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Superintendent of Insurance Eric Dinallo today announced that Scott H. Rothstein has been appointed Executive Director of the New York State Commission to Modernize the Regulation of Financial Services. Dinallo chairs the Commission, created by Governor Eliot Spitzer in May to identify ways for New York to reform its regulation of financial services in order to retain and enhance its status as a world financial capital.

“Financial services are central to the State’s economy, and New York’s regulatory structure must be modernized for the state to retain its leadership role in a global economy,” Dinallo said. “With an incredibly impressive background encompassing law, insurance and securities, Scott Rothstein is perfectly positioned to understand the challenges facing New York and to guide the creation of a 21st Century regulatory framework for the industry.

“I could not think of a better choice,” Dinallo said. “Scott is a pleasure to work with, exceedingly smart and a natural consensus builder. His resume speaks for itself, but I have had the pleasure of working with Scott and have a high degree of certainty that he will succeed with consumer groups, industry and fellow regulators.”

Rothstein joins the Commission from Morgan Stanley, where he was an Executive Director in the Legal and Compliance Division, most recently serving as head of the legal advisory coverage group for the Global Wealth Management Group. Prior to joining Morgan Stanley, he was the Deputy General Counsel of American Skandia, an insurance and annuity company that was acquired by Prudential Financial. Earlier in his career, Rothstein was Counsel at Aetna and an attorney in private practice.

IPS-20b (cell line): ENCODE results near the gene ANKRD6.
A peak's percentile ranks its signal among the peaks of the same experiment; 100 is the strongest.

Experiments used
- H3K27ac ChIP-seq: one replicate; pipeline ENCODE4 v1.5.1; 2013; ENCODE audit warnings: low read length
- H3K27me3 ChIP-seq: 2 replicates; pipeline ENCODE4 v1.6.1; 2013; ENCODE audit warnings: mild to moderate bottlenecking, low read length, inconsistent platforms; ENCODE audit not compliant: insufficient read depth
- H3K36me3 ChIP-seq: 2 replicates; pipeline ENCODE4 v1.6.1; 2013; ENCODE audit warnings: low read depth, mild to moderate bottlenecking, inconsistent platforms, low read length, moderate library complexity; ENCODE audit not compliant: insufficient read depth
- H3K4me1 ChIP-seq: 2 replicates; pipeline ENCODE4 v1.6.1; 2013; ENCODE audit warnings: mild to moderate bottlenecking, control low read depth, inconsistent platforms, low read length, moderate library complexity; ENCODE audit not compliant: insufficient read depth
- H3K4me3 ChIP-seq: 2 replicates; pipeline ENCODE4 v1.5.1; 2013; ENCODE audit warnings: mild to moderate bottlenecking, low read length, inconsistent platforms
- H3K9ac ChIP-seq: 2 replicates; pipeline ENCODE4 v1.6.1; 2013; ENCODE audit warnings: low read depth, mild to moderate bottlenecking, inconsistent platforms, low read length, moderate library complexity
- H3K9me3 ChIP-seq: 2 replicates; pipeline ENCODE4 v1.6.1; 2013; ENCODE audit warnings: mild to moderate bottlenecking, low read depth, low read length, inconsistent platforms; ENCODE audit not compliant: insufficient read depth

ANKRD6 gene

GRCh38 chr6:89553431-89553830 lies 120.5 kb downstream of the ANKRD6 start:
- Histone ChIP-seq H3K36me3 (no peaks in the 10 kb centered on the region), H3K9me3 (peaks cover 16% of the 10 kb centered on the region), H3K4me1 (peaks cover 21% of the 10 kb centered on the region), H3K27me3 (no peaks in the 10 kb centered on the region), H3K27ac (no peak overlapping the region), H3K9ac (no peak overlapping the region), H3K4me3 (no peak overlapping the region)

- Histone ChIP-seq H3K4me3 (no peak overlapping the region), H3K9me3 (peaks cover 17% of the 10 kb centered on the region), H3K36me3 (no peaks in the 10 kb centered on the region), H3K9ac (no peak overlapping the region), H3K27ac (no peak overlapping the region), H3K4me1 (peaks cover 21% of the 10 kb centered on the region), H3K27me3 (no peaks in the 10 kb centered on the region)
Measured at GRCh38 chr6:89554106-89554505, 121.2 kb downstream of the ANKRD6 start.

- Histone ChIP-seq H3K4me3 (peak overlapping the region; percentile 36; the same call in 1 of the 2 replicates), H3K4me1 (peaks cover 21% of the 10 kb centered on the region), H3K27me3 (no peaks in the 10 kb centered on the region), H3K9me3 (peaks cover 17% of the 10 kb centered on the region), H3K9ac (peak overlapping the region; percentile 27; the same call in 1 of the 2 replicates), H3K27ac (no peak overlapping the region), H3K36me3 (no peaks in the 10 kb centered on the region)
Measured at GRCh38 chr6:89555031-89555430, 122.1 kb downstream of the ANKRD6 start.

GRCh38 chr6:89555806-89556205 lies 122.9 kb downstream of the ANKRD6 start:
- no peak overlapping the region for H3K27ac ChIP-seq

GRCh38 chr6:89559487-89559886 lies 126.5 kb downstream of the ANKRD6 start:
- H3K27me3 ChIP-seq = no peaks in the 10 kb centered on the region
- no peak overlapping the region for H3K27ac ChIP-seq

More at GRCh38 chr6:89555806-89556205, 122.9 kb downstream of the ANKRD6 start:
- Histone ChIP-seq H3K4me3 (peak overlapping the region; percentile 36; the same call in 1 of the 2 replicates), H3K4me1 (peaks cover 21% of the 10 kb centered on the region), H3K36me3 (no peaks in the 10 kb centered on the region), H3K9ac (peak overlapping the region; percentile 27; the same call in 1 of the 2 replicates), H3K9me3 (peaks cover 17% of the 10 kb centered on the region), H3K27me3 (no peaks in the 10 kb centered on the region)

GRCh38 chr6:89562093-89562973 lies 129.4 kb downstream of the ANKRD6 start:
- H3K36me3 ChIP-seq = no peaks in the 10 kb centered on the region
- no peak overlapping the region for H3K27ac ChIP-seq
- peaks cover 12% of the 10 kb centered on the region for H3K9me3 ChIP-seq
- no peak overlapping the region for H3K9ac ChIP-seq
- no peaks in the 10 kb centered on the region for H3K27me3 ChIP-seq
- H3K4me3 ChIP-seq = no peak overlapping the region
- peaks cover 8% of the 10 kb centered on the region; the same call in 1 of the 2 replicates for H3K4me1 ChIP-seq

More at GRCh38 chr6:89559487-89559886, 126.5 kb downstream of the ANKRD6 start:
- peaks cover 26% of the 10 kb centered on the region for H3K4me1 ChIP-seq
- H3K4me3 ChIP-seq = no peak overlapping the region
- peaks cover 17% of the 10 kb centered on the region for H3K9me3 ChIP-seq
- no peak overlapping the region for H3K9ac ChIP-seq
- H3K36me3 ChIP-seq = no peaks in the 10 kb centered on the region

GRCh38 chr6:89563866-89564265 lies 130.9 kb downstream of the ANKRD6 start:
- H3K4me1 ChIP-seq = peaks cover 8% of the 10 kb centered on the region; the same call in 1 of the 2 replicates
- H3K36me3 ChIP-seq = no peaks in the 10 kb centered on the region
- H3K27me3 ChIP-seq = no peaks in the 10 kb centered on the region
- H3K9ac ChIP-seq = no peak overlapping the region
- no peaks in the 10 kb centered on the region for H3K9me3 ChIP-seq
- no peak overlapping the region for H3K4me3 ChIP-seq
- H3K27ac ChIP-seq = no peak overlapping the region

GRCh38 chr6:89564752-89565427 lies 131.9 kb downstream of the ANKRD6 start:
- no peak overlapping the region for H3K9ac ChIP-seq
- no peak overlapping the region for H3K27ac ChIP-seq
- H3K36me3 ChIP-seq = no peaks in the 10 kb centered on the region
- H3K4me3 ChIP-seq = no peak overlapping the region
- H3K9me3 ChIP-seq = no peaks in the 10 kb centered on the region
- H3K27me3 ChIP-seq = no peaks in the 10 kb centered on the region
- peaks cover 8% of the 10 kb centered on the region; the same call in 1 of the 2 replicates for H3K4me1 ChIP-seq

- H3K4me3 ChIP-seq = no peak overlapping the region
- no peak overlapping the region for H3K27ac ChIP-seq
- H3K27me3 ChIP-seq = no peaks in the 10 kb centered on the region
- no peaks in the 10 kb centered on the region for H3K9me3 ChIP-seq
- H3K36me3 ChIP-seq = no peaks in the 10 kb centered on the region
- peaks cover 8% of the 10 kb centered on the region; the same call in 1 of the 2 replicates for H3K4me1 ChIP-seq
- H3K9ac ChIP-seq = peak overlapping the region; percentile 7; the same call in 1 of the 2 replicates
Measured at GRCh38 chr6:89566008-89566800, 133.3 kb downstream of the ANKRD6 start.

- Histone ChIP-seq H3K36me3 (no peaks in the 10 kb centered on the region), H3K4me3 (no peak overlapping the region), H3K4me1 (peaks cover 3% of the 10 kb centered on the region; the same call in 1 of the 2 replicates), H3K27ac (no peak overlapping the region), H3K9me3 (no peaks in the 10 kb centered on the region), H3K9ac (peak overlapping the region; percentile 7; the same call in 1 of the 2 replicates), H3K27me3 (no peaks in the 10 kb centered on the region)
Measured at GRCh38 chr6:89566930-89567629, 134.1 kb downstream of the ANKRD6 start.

Rothstein is a graduate of the Wharton School of the University of Pennsylvania (Summa Cum Laude) and the University of Connecticut School of Law (with highest honors).

The Commission will make recommendations on modernizing a regulatory structure in which four separate New York state agencies – the Insurance Department, the Banking Department, the Department of State and the Attorney General’s Office – all regulate the financial services industry. This regime of state regulation was created at a time when federal laws (such as the now repealed Glass-Steagall Act) restricted the commercial activities of financial services firms, financial markets were fragmented and largely national rather than global in scope, and the activities of banks, insurance companies and securities firms were clearly distinguishable.

As financial services companies have become increasingly similar in their products, their management of business risk and their financial structure, the State’s regulatory regime has failed to change with the times. Many believe the result is burdensome and inconsistent state regulation, which drives up the cost of doing business, treats functionally equivalent business activities inconsistently, and fails to effectively protect the consumer.

The Commission is charged with identifying ways in which regulatory powers could be integrated, rationalized, and changed in order to promote economic innovation and protect the consumer.


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